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AstraZeneca starts to make modest profit from COVID-19 vaccine

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·3-min read
A company logo is seen at the AstraZeneca site in Macclesfield
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By Pushkala Aripaka and Ludwig Burger

(Reuters) - AstraZeneca said it would begin to earn a modest profit from its coronavirus vaccine as the world learns to live with the virus and the drugmaker is in talks with several countries about new orders for delivery next year.

AstraZeneca made a commitment to sell the shot developed with Oxford University at cost during the pandemic and in a press conference on Friday said low-income nations would continue to receive the vaccine on a no-profit basis, while a post-pandemic commercial approach would apply to other new orders even as infections in Europe rise again.

The Anglo-Swedish company's third-quarter results showed the vaccine contributed one cent to core earnings per share of $1.08, a rise of 14%. Total product sales jumped 49% to $9.74 billion, as its vaccine sales topped $1 billion.

"We started this project to help ... but we also said that at some stage in the future, we will transition to commercial orders," Chief Executive Pascal Soriot told journalists.

"It will never be high priced. Because we want the vaccine to remain affordable to everybody around the world," he added.

Soriot, a French national, said the virus was becoming endemic, a term for a background level of infections that is part of everyday life.

Talks about new orders with undisclosed countries were underway, mainly for delivery next year, with some prospective customers focusing on booster shots, Soriot said.

AstraZeneca unveiled plans this week to set up a separate unit to focus on its coronavirus efforts and other respiratory infections. It said on Friday the unit would independently manage production and distribution.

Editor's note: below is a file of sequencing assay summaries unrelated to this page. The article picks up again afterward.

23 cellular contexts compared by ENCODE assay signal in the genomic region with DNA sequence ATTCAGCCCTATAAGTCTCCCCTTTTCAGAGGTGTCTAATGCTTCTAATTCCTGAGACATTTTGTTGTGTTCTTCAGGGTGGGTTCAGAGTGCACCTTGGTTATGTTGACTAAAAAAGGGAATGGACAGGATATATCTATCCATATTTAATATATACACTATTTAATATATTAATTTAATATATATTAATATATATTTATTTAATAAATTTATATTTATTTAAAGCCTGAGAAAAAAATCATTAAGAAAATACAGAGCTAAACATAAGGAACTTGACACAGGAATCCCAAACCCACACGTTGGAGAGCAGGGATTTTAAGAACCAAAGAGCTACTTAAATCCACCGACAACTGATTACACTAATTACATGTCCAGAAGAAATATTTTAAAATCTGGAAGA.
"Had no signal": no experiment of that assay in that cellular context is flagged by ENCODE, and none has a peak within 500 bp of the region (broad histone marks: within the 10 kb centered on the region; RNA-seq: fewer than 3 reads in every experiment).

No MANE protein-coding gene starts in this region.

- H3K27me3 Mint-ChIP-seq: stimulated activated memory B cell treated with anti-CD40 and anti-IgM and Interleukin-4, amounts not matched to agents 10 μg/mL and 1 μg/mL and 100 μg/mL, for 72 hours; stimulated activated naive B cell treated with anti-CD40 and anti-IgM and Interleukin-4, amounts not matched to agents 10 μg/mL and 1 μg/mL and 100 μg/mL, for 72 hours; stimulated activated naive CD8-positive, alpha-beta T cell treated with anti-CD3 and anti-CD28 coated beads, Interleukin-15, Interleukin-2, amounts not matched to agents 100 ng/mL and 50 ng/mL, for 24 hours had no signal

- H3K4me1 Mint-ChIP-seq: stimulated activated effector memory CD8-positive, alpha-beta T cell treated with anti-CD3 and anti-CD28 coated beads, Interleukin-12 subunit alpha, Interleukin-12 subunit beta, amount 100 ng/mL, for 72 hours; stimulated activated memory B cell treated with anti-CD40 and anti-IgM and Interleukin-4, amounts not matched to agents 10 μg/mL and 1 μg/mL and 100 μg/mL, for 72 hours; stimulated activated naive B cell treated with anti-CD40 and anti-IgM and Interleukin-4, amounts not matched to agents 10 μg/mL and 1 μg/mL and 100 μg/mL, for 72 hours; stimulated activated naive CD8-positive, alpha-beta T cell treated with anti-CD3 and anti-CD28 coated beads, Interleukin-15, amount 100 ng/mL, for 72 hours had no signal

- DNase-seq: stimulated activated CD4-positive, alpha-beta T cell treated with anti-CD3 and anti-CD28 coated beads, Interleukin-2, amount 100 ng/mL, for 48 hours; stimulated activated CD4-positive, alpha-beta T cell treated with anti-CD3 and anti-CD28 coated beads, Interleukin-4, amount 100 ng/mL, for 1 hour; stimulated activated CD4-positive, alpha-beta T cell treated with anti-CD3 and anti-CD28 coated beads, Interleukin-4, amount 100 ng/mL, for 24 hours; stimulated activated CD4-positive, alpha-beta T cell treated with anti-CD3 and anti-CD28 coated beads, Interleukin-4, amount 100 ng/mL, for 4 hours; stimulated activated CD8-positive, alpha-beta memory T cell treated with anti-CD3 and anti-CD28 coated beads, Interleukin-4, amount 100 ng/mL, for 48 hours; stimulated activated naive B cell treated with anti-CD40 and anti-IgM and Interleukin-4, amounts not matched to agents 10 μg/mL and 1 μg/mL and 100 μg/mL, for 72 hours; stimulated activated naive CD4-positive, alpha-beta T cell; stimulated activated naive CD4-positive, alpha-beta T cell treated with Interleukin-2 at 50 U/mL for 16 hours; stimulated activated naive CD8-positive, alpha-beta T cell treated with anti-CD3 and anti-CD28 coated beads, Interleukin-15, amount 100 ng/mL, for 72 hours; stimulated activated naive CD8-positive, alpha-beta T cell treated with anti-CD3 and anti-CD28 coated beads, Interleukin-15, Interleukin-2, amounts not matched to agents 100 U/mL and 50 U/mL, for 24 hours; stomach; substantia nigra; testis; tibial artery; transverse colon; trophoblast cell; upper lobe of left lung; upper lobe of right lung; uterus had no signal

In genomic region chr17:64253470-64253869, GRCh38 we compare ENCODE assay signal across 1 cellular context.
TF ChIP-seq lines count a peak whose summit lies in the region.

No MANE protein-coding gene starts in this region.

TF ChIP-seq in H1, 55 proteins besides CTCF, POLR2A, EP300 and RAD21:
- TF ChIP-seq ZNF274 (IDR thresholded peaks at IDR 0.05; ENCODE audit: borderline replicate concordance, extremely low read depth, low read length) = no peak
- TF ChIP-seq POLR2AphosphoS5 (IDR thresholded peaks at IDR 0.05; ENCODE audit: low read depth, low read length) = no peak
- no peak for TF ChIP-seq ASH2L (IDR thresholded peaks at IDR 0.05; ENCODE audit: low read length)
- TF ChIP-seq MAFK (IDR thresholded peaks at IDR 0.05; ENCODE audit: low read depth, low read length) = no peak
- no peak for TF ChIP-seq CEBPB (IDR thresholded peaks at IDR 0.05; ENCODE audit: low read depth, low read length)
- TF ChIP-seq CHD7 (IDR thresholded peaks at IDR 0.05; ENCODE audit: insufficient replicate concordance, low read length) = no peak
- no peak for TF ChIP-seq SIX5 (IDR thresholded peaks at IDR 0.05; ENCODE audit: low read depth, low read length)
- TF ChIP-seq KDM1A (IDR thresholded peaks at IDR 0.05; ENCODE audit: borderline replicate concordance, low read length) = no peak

PROFIT FALLS SHORT

Shares of the FTSE 100 drugmaker were down 3.4% at about 91.22 pounds at 1209 GMT as overall third-quarter profit fell short of analysts' expectations.

There were strong performances of core products like kidney disease treatment Farxiga and established asthma drug Symbicort, and from the addition of rare-disease specialist Alexion from July 21, thanks to last year's $39 billion takeover deal.

However, integration costs related to that deal ate into profits, as did a $1.2 billion writedown for an experimental kidney disease drug AstraZeneca acquired in 2012, with overall expenses also rising on investments into the drug pipeline.

Top selling drug Tagrisso for lung cancer also posted lower-than-expected growth in sales due to price cuts in China.

AstraZeneca said a profit boost from the vaccine in the fourth quarter would make up for costs related to its antibody cocktail for preventing and treating COVID-19, as it stuck with its earnings forecast for the year.

Liberum analyst Alistair Campbell said in a note the higher expenses would raise some concerns but the reiteration of guidance was reassuring.

AstraZeneca's vaccine has had a tumultuous journey, with its not-for-profit strategy and challenges around efficacy data, supplies and links to rare blood clots, fuelling speculation on whether it would want to keep the business in the long term.

The drugmaker and its Indian manufacturing partner, Serum Institute, have supplied more than 1.5 billion vaccine doses as of the end of September, compared with more than 2 billion from the rival alliance of Pfizer and BioNTech.

Pfizer this month forecast 2021 and 2022 sales from its COVID-19 vaccine of at least $65 billion overall, topping estimates. However, Moderna slashed its 2021 sales outlook for its shot by as much as $5 billion, on production hiccups.

Including sales from the vaccine in the fourth quarter, AstraZeneca now expects 2021 revenues to grow by a mid-to-high twenties percentage. It previously expected sales to grow by a low-twenties percentage excluding the shot.

Analysts on average were expecting third-quarter profit of $1.28 per share on sales of $9.4 billion, according to Refinitiv IBES data.

(Reporting by Pushkala Aripaka in Bengaluru and Ludwig Burger in Frankfurt; Editing by Elaine Hardcastle)

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